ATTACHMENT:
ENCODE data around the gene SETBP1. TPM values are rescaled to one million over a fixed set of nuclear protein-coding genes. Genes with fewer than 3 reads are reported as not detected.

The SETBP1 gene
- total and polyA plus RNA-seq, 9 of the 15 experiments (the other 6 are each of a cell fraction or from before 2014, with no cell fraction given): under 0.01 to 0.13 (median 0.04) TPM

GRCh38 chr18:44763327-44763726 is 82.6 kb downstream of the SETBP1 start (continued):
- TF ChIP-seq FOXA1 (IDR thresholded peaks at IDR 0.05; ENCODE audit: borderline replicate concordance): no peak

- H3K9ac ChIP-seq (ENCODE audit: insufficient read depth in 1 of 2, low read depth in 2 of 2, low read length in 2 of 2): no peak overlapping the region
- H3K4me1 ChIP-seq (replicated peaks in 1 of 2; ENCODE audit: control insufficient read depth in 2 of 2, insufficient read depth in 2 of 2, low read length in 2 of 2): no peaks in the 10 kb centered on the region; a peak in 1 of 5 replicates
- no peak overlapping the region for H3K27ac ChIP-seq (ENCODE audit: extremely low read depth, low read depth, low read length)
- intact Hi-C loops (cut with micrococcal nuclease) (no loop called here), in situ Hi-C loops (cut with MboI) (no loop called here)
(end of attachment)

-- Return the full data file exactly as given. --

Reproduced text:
ENCODE data around the gene SETBP1. TPM values are rescaled to one million over a fixed set of nuclear protein-coding genes. Genes with fewer than 3 reads are reported as not detected.

The SETBP1 gene
- total and polyA plus RNA-seq, 9 of the 15 experiments (the other 6 are each of a cell fraction or from before 2014, with no cell fraction given): under 0.01 to 0.13 (median 0.04) TPM

GRCh38 chr18:44763327-44763726 is 82.6 kb downstream of the SETBP1 start (continued):
- TF ChIP-seq FOXA1 (IDR thresholded peaks at IDR 0.05; ENCODE audit: borderline replicate concordance): no peak

- H3K9ac ChIP-seq (ENCODE audit: insufficient read depth in 1 of 2, low read depth in 2 of 2, low read length in 2 of 2): no peak overlapping the region
- H3K4me1 ChIP-seq (replicated peaks in 1 of 2; ENCODE audit: control insufficient read depth in 2 of 2, insufficient read depth in 2 of 2, low read length in 2 of 2): no peaks in the 10 kb centered on the region; a peak in 1 of 5 replicates
- no peak overlapping the region for H3K27ac ChIP-seq (ENCODE audit: extremely low read depth, low read depth, low read length)
- intact Hi-C loops (cut with micrococcal nuclease) (no loop called here), in situ Hi-C loops (cut with MboI) (no loop called here)